During these days of social distancing and work-from-home precautions, many people drive significantly less than they once did. If you fall into that group, you might assume that the fewer miles you put on your car, the less you need to worry about maintaining it. In reality, however, long periods of inactivity can do a car more harm than good.
Whether you have aspirations to return to your normal routine soon or you have simply reduced your driving needs substantially, careful upkeep can ensure that your car will be ready for you when you do need it. Here are some vehicle maintenance issues and strategies to keep in mind.
Sedentary Cars and Fluids
Your car may not lose or burn up its various automotive fluids if it mostly sits in a garage, but it can still suffer from fluid-related problems. Engine oil, coolant, and other fluids play a vital role in keeping internal components lubricated. This lubrication not only prevents rust from settling into metal parts but also preserves the integrity of rubber or plastic parts that might otherwise crack or crumble.
Even 20 minutes of sustained driving per week can keep these fluids moving through your car just enough to protect its moving parts, hoses, and gaskets. Between those small trips, keep an eye out for puddles underneath the vehicle and check your fluid levels. Remember that some fluids, such as power steering fluid, have a cold-engine level as well as a warm-engine level.
Sedentary Cars and Battery Drainage
The lead-acid battery that starts your car will naturally drain over time. Interactions between the volatile chemicals in the car will inevitably lead to deterioration, with the average battery lasting about three years under normal driving conditions. A routine of minimal or no driving, however, can leave you with a completely dead battery.
Car batteries naturally drain at a rate of about five percent per month. When you drive your car, the motion of the serpentine belt conveys power to the alternator, which in turn charges the battery. Even idling the car can produce enough electricity to recharge the battery, although the process will take longer. Your auto service technician can check your battery’s charge level with a voltmeter.
If you don’t even have the option of idling your car from time to time, consider investing in a battery tender. This device, also called a float charger, can charge a low or dead battery without any need to start the car. The battery tender attaches directly to the battery terminals at one end, and to an electrical outlet at the other, thus feeding your home’s electricity into the battery.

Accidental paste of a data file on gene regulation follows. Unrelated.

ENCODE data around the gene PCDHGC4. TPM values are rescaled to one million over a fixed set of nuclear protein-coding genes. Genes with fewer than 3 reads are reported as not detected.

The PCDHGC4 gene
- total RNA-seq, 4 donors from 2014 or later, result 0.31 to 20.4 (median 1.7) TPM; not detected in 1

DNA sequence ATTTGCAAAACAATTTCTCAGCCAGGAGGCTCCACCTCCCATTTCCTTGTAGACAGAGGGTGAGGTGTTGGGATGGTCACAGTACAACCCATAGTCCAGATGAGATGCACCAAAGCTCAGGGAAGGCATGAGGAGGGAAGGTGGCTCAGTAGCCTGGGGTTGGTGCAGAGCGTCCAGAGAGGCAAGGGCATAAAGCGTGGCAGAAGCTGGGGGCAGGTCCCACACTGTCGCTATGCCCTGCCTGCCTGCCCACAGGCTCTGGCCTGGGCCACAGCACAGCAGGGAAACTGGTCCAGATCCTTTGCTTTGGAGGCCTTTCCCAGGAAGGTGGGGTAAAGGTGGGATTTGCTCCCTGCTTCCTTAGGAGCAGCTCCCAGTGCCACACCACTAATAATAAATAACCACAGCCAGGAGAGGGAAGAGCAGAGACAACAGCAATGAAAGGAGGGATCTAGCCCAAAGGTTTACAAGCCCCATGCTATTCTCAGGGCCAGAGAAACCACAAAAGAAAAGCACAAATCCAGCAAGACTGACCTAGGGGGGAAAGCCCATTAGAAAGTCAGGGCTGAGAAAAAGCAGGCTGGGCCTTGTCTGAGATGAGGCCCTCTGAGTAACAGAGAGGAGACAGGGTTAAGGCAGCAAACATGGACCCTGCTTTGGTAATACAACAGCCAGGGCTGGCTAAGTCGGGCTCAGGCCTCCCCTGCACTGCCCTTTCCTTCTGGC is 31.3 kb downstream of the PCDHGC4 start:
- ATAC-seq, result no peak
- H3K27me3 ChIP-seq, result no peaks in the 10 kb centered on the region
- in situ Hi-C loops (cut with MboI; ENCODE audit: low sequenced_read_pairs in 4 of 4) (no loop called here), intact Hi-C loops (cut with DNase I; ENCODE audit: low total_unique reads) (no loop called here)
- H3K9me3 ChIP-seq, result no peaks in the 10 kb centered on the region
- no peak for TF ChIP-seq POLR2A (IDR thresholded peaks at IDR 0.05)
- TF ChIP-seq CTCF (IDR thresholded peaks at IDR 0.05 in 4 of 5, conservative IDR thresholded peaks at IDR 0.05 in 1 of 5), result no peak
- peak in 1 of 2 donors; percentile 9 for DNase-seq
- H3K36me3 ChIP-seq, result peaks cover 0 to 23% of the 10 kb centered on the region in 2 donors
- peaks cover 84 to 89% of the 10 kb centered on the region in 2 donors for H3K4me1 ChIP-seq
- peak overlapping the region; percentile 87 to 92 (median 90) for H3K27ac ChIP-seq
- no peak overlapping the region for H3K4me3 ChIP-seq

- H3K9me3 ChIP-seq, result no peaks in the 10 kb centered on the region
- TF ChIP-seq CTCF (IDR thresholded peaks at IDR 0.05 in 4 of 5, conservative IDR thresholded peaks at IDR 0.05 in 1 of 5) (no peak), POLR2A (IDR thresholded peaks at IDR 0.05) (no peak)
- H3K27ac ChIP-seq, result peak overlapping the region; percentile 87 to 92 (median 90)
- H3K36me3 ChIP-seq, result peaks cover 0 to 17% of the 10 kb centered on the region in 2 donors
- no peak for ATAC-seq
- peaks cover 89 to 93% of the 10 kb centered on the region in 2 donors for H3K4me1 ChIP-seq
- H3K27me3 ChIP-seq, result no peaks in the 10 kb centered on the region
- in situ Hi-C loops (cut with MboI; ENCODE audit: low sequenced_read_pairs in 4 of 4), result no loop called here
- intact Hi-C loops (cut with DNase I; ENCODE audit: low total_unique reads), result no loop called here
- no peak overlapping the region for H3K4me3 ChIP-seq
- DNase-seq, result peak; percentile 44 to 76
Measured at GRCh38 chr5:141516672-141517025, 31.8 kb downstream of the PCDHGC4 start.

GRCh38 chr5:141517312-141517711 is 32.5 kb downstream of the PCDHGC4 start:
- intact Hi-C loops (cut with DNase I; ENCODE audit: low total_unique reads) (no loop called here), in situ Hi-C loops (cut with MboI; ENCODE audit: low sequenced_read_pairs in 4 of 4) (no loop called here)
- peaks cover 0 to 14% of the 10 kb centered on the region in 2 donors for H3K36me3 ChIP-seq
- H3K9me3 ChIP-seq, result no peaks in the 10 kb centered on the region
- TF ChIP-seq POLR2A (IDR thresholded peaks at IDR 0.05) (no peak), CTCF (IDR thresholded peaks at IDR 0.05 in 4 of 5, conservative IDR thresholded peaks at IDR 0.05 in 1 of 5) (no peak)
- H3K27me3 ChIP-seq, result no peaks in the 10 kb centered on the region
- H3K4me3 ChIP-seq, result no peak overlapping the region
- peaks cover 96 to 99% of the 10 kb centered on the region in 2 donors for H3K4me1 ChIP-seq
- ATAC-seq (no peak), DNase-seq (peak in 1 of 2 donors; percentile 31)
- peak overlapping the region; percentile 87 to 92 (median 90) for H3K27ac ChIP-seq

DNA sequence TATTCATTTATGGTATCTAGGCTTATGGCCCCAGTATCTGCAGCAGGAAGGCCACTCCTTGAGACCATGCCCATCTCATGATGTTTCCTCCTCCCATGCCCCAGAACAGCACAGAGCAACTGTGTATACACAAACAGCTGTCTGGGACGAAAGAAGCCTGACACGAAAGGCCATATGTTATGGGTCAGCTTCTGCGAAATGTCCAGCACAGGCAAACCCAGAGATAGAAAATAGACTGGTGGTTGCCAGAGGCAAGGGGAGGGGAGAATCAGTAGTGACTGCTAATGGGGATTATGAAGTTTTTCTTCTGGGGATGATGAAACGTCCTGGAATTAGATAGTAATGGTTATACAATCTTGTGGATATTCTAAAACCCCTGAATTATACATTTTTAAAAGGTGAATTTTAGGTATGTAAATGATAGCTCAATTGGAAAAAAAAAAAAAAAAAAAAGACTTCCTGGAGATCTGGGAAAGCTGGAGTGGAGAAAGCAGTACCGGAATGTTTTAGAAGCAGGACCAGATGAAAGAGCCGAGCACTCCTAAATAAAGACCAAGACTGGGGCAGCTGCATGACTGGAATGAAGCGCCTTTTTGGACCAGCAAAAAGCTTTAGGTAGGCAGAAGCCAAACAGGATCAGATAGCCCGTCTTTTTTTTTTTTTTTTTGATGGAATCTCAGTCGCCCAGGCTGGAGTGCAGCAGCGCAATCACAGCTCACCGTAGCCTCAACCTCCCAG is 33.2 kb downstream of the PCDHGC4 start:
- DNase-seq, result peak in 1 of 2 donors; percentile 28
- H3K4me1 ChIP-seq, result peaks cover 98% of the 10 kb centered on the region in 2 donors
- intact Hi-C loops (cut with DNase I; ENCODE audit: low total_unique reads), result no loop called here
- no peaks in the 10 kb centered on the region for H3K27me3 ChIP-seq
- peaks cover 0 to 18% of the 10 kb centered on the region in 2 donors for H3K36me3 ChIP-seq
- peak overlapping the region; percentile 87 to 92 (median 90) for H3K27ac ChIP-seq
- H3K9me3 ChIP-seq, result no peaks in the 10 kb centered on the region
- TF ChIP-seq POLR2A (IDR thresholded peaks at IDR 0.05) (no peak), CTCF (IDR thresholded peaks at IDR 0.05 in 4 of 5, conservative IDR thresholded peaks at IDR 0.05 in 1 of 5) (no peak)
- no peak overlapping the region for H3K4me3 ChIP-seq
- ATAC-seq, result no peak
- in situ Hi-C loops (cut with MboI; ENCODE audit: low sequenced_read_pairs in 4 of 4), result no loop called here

Prolonged exposure to extreme weather can also cause a battery to die prematurely. Keep your sedentary car in your garage if at all possible, or at least cover it with an insulating cover.
Sedentary Cars and Tire Pressure
Just as batteries tend to lose their charge over time, tires tend to lose a small amount of air pressure, on the order of one to three pounds per square inch every month. After six months, a set of tires may have lost 18 pounds per square inch of pressure, a significant portion of their total capacity. This sets the stage for blowouts or other dangers the next time you drive the car.
Extended disuse in cold weather can cause even more trouble for your tires. Cold temperatures can cause tires to lose air pressure even more rapidly than usual. The combination of low pressure and cold-stiffened rubber can lead to a condition known as flat spotting. When you drive the car, you will experience a rough, noisy ride until the tires warm up. Flat spotting can even become permanent.
Avoid letting your car sit on a cold surface for weeks or months a time without driving it. If you can keep the car garaged, your tires will run less risk of flat spotting. Check the tire pressure once a month and add any necessary air to keep your tires in their proper configuration.
White’s Automotive Center can help you keep your car in optimal shape, whether you drive it regularly or not. Contact us to learn more.